In some ways, this strategy would mean doing things differently to how Bekum has done them before, but Bekum has never been afraid of changing things up.
“We focus on these things, quality, technology and service and especially with the technology we’ve started new things such as machine design. For my father, it was always important for the last 60 years to build the machines himself, and it was a solid machine design that it works for 20 or 30 years in the field. But how it looks was not so important,” Mehnert says. “We’re in a new time and the design of the machine is now important. We want to be a technology leader, so we’ve worked with a German design office to start a new machine design. We want it to look like what the customer expects when they buy an extensive machine from a technology leader.”
The new designs include touch screen interfaces, a look that has fewer buttons and more of an industry 4.0 aesthetic, as well as taking advantage of new technologies such as AI.
“It can measure temperatures, electricity usage, water and you can access all this data in a web browser and compare the data to see where issues come from and control the quality of production,” Mehnert explains. “We want to bring technology to bear in a more intelligent way.”
Other technological innovations include looking at the ways that Bekum’s products use energy. The business has brought out a new extrusion line because this is the most energy-demanding part of the blow moulding process, and their new extruder uses 20% less energy. They are also replacing hydraulics with more energy-efficient electrical drives.
“An industry topic that’s everywhere now is plastics and the circular economy,” Mehnert explains. “We have already for a long time had the technology available with three-layer spiral taps where one bottle has three layers with 10% new material on the outer and inner layer but 80% regrind in between, so we’re able to implement solutions here.”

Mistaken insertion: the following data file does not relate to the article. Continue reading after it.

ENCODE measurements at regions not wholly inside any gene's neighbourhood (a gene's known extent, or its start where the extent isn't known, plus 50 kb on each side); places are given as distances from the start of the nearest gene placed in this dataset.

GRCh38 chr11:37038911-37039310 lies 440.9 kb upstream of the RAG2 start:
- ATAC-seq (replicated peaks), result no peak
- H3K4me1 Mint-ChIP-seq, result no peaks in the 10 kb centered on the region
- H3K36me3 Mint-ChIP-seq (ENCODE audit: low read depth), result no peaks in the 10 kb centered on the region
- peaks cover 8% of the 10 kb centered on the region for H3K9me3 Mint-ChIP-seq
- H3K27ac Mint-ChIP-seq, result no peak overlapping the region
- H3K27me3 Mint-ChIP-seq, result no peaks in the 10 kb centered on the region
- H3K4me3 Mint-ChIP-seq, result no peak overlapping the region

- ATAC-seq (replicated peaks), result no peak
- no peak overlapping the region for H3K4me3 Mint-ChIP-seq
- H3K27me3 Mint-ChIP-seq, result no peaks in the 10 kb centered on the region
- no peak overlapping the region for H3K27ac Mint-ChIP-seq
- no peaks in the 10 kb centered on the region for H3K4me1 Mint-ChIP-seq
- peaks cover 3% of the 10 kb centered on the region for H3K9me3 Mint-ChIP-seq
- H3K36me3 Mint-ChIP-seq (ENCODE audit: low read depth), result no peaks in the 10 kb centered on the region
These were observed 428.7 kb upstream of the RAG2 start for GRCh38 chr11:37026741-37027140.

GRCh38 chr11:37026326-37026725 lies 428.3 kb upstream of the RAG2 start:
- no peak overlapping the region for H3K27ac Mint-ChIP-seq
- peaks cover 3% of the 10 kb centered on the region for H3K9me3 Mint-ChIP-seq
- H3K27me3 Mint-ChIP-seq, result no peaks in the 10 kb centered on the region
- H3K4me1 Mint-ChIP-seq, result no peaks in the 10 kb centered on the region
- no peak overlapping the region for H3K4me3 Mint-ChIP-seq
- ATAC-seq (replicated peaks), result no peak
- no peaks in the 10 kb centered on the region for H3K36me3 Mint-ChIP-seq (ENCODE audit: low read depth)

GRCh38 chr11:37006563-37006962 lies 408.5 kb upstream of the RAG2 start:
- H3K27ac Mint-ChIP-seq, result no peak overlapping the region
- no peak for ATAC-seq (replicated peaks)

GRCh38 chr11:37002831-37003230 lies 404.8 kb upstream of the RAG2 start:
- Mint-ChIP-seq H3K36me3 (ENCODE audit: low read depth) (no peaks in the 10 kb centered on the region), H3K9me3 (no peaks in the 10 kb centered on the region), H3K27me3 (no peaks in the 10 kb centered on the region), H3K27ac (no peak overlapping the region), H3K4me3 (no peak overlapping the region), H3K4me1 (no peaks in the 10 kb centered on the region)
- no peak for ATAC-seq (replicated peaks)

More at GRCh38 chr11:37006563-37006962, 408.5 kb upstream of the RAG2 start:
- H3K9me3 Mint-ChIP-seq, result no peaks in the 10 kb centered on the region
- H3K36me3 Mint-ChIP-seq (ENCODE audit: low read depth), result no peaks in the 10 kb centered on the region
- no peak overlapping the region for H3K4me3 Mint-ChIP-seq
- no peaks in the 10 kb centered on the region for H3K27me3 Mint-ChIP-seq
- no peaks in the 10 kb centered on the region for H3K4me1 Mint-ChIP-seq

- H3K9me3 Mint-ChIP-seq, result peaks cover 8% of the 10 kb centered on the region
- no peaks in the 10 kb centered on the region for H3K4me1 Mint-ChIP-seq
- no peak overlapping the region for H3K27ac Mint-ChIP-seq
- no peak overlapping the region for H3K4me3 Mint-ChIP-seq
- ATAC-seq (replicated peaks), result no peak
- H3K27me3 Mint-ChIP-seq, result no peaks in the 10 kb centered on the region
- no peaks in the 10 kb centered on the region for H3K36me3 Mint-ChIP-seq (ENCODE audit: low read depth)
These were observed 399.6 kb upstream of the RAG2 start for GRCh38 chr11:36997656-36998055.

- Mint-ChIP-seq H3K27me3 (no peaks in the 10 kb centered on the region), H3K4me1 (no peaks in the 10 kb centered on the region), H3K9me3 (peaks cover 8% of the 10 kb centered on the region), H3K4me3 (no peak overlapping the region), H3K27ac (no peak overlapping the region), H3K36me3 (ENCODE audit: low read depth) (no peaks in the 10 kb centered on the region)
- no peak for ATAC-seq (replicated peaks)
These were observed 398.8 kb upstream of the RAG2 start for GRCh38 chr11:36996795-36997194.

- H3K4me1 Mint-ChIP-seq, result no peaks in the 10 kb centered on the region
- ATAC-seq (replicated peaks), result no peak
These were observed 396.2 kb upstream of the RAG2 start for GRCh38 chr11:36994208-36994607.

Of course, the only way to find innovation is to have access to people who can create that innovation.
“It’s a bit difficult,” Mehnert admits. “You have to differentiate between Berlin, a big city with lots of engineers and educated people, and places like Austria where we’re more in the countryside. We do a lot of training; we have a student programme here as well as an apprenticeship program in the US where there isn’t a system like Germany for student placements.”
Of course, it’s not just about recruiting talent, it’s also about making sure that talent is retained.
“In Austria now we have a team where we do ski days, but also we try to bring them in to give them more education, additional training where it makes sense,” Mehnert points out. “The most important thing really is that you give trust to the employees that they can develop their own ideas.”
Look forward, Mehnert is excited about just how those ideas might develop.
“We’re developing to match with the global economy. 2019 was not a good year for the whole blow moulding industry. Automotive investments went almost down to zero, but also elsewhere the discussion around Brexit, the global economy declined and we really saw that. But I think we’re seeing a chance to develop new processes and that will grow out,” he says. We’re working with customers who might have new ideas on how to realise that.”